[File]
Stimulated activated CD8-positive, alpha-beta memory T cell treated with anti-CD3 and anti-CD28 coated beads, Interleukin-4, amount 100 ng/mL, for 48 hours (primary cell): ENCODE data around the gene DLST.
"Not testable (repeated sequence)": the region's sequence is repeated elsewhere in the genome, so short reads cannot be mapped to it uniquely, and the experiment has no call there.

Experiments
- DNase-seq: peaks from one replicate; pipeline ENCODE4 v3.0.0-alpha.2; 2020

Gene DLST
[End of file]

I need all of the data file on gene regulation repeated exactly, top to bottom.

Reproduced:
Stimulated activated CD8-positive, alpha-beta memory T cell treated with anti-CD3 and anti-CD28 coated beads, Interleukin-4, amount 100 ng/mL, for 48 hours (primary cell): ENCODE data around the gene DLST.
"Not testable (repeated sequence)": the region's sequence is repeated elsewhere in the genome, so short reads cannot be mapped to it uniquely, and the experiment has no call there.

Experiments
- DNase-seq: peaks from one replicate; pipeline ENCODE4 v3.0.0-alpha.2; 2020

Gene DLST